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Sui, Han grab spotlight, title with superb free skate

Scimeca, Knierim break through for first Grand Prix medal; Canadians third
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Wenjing Sui and Cong Han of China completed an array of technically difficult elements in their 'Samson and Delilah' free -- quad twist, side-by-side triple toe-double toe-double toe combinations, throw triple salchow, throw triple flip -- and they made it all look easy. (Their only error came when he fell on an attempted triple salchow.) Entering the day in second, the world silver medalists moved up one spot to grab the gold medal, their first ever in the Grand Prix Series. -Getty Images

Wenjing Sui arrived at 2010 Skate America in Portland, Oregon, as a talented, 15-year-old waif. She watched quietly as her extroverted partner, Cong Han, answered questions for the team, practiced his English with reporters and charmed fans.

Flash forward five seasons to 2015 Progressive Skate America in Milwaukee, and Sui is her partner's equal in every way. The spotlight in Sui and Han's superb Samson and Delilah free skate, choreographed by Lori Nichol, is firmly on her, and the now 20-year-old oozes passion, strength and drama every second of the way -- while also landing a quad twist, two huge triple throws and two triple jumps.

"At first, my partner was like my big brother; he was the leader of our little team," Sui said through a translator at the press conference. "I really appreciate how he helped me, and led me in the competition and the training. Right now, our relationship is more an equal partnership. We are getting much closer."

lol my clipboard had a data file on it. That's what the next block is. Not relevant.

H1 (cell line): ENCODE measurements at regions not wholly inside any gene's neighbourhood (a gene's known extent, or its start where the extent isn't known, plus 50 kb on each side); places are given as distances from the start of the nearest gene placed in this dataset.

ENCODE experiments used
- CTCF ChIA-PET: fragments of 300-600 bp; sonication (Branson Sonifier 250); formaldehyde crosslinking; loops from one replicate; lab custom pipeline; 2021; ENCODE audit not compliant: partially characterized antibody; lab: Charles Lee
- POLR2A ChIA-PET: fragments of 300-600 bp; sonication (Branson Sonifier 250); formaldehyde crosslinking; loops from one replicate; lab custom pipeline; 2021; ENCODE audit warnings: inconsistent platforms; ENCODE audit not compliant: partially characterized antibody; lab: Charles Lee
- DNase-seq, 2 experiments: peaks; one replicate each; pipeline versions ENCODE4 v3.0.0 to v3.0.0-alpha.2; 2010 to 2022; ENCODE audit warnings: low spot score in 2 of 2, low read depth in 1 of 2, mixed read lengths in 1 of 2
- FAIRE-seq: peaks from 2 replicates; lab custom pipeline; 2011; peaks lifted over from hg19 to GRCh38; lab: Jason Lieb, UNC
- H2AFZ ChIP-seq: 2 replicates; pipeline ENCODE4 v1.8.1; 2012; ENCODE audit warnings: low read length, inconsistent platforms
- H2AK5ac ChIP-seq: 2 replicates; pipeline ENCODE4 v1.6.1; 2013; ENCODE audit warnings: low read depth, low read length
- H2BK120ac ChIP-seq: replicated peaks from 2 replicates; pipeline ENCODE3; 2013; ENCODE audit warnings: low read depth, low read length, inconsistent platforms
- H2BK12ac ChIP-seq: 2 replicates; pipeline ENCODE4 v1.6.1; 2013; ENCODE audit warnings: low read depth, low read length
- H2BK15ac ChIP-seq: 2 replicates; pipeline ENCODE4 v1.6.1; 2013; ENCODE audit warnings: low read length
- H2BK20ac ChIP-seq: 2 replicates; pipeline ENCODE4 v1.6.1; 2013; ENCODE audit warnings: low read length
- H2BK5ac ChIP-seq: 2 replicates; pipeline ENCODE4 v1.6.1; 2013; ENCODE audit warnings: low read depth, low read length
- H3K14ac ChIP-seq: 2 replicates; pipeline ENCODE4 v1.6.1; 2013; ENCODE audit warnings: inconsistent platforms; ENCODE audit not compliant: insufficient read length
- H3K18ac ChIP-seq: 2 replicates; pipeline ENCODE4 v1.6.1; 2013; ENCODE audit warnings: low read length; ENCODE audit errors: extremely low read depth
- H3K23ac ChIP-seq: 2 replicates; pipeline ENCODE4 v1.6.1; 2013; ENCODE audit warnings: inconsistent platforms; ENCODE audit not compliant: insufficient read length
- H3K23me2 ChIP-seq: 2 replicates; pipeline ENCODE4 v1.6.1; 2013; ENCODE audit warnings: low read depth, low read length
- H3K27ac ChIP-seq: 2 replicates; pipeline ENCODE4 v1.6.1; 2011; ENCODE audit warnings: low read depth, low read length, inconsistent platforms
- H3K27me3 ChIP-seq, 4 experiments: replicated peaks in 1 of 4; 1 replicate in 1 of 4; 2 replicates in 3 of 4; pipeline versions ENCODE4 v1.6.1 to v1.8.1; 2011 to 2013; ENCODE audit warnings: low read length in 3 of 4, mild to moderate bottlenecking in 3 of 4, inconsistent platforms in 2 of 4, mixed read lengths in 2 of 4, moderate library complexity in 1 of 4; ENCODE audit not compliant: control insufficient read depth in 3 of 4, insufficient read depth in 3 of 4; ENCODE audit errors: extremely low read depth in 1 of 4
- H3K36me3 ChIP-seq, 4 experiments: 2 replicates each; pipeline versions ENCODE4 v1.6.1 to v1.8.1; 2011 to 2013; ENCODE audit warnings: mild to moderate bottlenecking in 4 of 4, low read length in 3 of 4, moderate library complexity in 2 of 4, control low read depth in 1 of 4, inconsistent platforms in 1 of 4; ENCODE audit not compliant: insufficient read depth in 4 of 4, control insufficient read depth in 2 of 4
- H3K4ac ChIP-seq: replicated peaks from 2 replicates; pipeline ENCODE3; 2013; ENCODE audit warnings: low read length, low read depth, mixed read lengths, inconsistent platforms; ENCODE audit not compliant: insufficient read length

Then, Sui brought the house down, while causing her partner to flinch a bit.

"I do want to make it clear we are not dating," she said firmly.

The world silver medalists rose to the challenge of Nichols' rich and intricate steps and transitions, as well the program's technical demands. The one exception was Han's disruptive fall on a triple salchow in the program's second half. The mistake pained the 23-year-old skater.

"Today, I didn't do very well," he said. "Usually, we do those jumps with success, but today I fell. Our next competition is Cup of China in our home country, and I think we can do them very well there."

Sui and Han's free skate score of 132.72, and 202.00-point total, could have been higher had the pair included a throw quadruple salchow, a move they hit in practice in Milwaukee. Their coach, 2010 Olympic champion Hongbo Zhao, instructed them to do just a triple.

"Our coach has a plan for us," Han said. "We just listen to him; he is a very excellent coach. Last night, he told us many stories about how we can get better."

Zhao, who coaches the pair in Beijing, agrees that his word is law.

"I am training China's top four teams and giving them all the same (twist and throw) technique I used with my partner (Xue Shen)," Zhao said. "I did not want [Sui and Han] to try a throw quad, because the practice today was so early."

Alexa Scimeca and Chris Knierim, who led the Chinese by a fraction of a point after the short program, opened their free to music from the Elizabeth: The Golden Age soundtrack with a solid quad but had trouble with jumps: Scimeca fell on a triple salchow and Knierim went down on a triple toe.

The U.S. champions snapped into focus for the program's second half with a huge throw triple flip and strong, dramatic lifts. They placed fourth in the free skate with 122.28 points and won the silver medal with 191.97 points. It is their first Grand Prix medal.